“But, as the saying goes, the world breaks everyone, and afterward, many are strong at the broken places,” she’s expected to say. “Joe Biden knows how to heal, unify, and lead, because he’s done all of that for his family and his country.”
— Ledyard King
Kamala Harris to call for a more inclusive nation
In her speech tonight as the first woman of color nominated for a presidential ticket by a major party, Kamala Harris will paint a vision of a country where everyone is welcome and looks out for each other – “no matter what we look like, where we come from, or who we love.”
“Today, that country feels distant,” she will say, according to excerpts of her remarks released hours before her address will cap the penultimate night of the Democratic National Convention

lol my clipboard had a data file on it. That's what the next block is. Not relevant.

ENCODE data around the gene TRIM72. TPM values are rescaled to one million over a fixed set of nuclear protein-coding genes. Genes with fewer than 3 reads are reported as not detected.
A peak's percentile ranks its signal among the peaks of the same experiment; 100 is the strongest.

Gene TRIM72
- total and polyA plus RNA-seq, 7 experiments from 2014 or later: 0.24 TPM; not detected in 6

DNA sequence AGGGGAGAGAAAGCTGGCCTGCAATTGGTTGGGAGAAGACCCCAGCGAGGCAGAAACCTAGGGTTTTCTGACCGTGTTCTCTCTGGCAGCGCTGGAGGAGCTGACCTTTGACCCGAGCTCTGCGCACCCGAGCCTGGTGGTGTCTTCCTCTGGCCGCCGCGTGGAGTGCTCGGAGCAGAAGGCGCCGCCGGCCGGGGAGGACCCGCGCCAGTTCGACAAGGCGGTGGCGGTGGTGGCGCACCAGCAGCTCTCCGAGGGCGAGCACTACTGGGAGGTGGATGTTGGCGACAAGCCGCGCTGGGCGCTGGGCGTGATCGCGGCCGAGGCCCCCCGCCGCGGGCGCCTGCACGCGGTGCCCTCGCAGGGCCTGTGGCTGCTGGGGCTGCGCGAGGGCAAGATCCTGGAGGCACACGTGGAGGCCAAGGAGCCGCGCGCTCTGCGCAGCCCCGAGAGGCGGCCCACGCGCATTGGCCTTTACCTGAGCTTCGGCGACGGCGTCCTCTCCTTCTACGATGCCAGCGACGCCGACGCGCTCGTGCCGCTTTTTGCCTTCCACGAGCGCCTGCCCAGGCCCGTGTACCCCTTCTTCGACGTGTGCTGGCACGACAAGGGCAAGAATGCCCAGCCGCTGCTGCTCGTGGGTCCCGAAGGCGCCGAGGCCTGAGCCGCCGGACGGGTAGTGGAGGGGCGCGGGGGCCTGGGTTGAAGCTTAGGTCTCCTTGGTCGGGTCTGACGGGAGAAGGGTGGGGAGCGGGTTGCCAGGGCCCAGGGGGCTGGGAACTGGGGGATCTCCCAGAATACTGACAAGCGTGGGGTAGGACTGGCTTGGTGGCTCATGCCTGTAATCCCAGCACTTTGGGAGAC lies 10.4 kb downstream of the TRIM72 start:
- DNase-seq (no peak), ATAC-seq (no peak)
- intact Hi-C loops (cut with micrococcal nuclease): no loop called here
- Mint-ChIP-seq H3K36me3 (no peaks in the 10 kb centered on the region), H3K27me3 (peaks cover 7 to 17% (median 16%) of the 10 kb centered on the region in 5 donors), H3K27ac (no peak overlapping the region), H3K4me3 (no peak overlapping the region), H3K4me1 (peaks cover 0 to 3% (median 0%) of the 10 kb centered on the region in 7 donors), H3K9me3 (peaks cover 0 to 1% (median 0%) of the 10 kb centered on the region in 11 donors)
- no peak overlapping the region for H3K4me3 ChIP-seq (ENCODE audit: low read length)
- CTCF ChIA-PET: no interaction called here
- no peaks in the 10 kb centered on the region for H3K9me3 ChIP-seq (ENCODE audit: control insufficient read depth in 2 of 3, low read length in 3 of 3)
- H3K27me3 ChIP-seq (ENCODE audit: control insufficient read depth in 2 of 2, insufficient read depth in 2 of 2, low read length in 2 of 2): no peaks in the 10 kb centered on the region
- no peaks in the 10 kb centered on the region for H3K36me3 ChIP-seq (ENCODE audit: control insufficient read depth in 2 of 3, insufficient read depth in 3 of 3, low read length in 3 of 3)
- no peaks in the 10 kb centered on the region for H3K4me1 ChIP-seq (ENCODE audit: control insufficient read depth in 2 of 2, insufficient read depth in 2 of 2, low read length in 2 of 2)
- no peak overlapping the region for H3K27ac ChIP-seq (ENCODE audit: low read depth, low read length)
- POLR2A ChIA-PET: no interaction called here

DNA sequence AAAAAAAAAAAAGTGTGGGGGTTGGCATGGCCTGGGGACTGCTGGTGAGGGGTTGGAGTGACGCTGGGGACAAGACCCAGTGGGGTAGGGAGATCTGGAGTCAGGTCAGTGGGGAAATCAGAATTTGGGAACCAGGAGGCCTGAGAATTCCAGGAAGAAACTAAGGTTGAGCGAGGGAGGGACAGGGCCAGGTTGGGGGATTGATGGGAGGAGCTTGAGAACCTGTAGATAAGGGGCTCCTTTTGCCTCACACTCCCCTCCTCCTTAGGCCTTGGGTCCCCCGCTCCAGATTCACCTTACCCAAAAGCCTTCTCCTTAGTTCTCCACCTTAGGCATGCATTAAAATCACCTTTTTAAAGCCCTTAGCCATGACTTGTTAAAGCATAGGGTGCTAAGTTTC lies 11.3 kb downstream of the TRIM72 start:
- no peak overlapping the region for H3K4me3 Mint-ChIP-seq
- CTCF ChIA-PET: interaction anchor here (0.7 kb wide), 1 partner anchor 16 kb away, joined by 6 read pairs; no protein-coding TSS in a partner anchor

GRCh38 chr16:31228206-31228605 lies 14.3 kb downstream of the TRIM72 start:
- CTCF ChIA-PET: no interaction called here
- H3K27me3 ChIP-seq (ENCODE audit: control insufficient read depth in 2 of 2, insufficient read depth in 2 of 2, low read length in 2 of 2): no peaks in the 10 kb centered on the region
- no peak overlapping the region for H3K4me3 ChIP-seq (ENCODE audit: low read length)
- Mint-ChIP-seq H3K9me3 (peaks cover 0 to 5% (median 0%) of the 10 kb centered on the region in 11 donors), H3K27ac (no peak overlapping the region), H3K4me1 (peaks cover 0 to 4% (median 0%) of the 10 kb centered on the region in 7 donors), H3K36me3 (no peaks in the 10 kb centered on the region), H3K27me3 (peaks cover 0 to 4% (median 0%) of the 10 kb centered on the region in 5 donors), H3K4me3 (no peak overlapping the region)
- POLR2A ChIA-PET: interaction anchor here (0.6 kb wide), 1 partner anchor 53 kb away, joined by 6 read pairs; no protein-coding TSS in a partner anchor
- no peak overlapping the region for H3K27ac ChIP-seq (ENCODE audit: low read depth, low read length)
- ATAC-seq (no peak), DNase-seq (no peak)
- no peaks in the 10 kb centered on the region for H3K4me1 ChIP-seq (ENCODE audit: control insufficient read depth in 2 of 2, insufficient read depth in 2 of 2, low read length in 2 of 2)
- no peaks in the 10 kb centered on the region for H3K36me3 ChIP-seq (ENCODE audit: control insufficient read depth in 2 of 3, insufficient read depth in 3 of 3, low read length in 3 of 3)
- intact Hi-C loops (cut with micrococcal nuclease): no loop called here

Harris will also lash into President Donald Trump, charging that his “failure of leadership” is costing “lives and livelihoods.”
“Right now, we have a president who turns our tragedies into political weapons,” Harris will say in her remarks from Wilmington, Del. “Joe (Biden) will be a president who turns our challenges into purpose.”
If the Biden/Harris ticket wins in November, Harris will be the first Black woman and first Asian American woman to serve as vice president.
Harris is the daughter of the late Shyamala Gopalan, a breast-cancer scientist who immigrated from India, and Donald Harris, a professor of economics who immigrated from Jamaica.